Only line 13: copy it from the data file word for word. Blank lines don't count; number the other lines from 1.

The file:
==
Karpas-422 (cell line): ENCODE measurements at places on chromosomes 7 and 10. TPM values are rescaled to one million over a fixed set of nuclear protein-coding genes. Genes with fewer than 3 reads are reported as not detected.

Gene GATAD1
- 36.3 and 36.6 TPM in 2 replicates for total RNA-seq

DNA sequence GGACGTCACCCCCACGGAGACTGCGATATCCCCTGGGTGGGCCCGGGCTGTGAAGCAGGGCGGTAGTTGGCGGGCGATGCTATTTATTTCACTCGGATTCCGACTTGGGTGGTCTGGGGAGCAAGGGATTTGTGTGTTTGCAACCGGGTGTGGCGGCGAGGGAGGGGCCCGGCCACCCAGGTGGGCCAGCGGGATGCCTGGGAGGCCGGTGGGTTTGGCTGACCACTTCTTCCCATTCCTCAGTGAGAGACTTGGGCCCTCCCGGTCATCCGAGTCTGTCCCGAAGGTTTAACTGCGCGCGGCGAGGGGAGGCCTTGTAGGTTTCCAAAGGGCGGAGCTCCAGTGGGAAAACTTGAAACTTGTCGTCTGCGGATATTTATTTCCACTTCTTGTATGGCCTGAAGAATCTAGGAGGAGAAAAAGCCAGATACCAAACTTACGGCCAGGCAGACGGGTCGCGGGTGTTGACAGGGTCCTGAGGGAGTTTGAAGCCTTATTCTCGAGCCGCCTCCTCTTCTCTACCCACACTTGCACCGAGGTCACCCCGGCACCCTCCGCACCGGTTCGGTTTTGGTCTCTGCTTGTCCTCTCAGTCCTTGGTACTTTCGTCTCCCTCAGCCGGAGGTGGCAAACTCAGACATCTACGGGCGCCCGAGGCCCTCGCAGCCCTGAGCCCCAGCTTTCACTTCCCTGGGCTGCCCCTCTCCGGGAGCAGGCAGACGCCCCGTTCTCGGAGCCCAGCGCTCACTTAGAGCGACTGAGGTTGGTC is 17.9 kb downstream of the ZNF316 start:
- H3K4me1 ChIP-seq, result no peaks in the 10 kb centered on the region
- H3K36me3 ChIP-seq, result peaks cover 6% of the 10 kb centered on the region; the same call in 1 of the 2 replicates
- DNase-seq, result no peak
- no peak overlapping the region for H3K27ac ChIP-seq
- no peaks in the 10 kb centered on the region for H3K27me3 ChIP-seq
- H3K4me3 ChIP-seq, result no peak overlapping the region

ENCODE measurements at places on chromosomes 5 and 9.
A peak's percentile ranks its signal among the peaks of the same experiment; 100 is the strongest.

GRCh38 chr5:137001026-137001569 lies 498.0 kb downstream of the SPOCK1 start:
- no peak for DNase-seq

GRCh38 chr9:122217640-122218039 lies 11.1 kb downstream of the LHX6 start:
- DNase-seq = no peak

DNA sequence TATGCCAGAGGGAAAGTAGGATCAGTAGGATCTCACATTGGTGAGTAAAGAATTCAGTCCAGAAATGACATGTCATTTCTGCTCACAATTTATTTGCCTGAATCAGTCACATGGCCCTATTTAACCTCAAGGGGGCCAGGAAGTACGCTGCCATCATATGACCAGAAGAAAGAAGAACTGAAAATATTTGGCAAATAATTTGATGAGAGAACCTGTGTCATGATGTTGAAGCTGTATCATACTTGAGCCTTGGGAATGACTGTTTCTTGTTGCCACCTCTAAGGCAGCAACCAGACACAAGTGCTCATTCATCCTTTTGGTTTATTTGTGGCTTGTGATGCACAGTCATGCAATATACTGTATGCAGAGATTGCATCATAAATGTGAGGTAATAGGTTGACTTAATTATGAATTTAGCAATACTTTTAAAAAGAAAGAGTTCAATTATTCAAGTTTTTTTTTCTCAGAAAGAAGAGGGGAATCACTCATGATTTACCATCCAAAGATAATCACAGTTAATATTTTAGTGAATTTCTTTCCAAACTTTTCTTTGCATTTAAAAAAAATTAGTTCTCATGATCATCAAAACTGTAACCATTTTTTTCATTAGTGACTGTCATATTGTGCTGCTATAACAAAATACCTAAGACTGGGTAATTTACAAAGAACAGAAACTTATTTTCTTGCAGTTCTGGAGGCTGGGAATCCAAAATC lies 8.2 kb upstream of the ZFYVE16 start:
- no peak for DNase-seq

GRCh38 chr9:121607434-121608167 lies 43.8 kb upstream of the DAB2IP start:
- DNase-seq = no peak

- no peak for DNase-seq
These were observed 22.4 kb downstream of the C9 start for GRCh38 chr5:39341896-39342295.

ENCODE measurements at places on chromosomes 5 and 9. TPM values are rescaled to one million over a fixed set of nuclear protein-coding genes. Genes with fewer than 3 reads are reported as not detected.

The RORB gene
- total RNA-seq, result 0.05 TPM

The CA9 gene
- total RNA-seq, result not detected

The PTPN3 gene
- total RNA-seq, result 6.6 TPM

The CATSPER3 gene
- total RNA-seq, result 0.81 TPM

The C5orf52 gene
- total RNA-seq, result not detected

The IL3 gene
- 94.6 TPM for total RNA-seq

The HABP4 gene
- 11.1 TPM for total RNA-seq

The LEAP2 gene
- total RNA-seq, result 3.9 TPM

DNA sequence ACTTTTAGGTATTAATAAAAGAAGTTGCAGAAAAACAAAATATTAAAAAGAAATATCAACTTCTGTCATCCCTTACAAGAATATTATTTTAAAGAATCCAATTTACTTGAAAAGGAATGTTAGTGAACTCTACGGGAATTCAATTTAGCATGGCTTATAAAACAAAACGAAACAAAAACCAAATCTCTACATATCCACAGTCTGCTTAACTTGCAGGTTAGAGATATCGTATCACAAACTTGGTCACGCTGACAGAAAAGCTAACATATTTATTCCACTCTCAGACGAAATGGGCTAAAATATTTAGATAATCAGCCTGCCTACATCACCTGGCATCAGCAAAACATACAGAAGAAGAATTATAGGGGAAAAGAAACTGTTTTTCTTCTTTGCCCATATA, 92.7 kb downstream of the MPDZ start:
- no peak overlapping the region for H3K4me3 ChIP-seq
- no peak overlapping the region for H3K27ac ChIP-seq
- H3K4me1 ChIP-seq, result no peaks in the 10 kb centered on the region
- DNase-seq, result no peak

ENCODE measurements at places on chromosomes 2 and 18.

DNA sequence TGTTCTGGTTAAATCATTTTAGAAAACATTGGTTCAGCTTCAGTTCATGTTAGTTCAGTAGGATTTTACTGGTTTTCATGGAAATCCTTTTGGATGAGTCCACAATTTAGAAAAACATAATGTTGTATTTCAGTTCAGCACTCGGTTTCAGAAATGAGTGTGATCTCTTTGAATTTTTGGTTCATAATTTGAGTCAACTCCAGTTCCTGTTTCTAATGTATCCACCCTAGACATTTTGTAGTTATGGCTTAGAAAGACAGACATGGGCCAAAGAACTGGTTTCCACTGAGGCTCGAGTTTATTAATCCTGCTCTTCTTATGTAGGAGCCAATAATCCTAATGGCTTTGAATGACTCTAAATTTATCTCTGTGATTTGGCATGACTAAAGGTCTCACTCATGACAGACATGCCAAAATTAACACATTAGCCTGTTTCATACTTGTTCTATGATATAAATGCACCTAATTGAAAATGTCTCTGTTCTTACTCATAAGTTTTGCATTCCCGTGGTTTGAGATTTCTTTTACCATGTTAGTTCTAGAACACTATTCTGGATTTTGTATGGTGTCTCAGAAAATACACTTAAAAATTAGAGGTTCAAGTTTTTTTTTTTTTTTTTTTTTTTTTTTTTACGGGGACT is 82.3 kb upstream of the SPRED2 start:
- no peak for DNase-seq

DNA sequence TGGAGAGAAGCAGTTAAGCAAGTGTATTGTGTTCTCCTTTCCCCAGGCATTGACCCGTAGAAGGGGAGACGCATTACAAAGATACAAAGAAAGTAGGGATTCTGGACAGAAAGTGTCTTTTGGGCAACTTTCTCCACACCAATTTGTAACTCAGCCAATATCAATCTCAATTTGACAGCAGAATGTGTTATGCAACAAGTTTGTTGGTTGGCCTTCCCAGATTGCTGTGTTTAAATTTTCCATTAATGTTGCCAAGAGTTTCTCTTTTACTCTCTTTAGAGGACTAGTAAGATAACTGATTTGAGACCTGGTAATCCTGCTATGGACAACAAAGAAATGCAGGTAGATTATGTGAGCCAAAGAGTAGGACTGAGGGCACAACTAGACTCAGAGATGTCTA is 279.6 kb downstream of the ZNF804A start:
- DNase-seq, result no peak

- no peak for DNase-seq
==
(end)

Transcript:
GRCh38 chr5:137001026-137001569 lies 498.0 kb downstream of the SPOCK1 start: